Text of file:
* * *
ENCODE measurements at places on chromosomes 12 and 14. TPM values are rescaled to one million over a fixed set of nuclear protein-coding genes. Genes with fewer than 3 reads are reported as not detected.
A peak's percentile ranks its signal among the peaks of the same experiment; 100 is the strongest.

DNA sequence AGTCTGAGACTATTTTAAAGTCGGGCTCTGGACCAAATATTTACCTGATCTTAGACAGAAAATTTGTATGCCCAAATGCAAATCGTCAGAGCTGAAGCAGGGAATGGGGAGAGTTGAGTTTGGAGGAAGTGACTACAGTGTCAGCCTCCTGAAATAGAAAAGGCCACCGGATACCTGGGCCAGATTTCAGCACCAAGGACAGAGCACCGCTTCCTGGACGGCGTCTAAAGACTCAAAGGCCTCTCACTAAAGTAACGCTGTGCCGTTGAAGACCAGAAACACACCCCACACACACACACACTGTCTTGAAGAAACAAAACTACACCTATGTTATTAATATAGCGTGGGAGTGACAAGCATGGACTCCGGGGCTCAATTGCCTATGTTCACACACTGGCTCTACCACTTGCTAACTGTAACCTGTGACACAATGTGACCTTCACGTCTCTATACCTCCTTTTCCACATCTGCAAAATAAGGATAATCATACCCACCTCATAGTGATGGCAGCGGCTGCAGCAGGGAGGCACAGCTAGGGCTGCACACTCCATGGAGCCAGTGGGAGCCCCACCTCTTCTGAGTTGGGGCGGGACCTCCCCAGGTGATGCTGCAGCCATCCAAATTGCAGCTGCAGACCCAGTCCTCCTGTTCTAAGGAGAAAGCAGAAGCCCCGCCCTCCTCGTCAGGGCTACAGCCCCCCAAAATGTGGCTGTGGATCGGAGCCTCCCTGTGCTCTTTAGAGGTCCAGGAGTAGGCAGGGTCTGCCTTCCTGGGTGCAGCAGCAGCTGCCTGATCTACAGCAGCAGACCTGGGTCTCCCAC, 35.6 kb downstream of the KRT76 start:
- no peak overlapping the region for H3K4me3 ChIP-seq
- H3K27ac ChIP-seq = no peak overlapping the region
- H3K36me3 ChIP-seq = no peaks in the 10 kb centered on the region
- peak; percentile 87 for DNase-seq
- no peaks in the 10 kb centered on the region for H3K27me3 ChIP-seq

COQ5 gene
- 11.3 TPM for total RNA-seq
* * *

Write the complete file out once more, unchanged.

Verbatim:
ENCODE measurements at places on chromosomes 12 and 14. TPM values are rescaled to one million over a fixed set of nuclear protein-coding genes. Genes with fewer than 3 reads are reported as not detected.
A peak's percentile ranks its signal among the peaks of the same experiment; 100 is the strongest.

DNA sequence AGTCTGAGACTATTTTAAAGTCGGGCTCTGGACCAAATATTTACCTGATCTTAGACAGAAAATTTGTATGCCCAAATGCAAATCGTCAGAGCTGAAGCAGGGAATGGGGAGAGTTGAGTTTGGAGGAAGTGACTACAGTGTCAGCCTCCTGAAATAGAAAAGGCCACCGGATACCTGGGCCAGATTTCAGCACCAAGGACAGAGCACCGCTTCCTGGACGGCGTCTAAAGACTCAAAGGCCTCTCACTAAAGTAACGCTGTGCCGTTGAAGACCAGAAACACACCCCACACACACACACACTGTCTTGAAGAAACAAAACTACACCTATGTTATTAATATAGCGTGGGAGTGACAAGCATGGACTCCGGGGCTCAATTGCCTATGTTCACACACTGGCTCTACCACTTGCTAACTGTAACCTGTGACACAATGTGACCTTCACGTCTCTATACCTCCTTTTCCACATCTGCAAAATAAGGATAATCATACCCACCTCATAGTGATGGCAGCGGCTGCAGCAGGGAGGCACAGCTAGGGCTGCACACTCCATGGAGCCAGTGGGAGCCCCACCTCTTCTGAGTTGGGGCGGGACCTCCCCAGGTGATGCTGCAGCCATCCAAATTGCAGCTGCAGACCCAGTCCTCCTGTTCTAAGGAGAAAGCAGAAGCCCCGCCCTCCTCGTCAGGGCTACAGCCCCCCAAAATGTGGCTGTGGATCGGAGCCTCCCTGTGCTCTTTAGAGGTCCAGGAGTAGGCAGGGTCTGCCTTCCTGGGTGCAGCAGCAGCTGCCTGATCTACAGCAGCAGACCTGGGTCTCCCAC, 35.6 kb downstream of the KRT76 start:
- no peak overlapping the region for H3K4me3 ChIP-seq
- H3K27ac ChIP-seq = no peak overlapping the region
- H3K36me3 ChIP-seq = no peaks in the 10 kb centered on the region
- peak; percentile 87 for DNase-seq
- no peaks in the 10 kb centered on the region for H3K27me3 ChIP-seq

COQ5 gene
- 11.3 TPM for total RNA-seq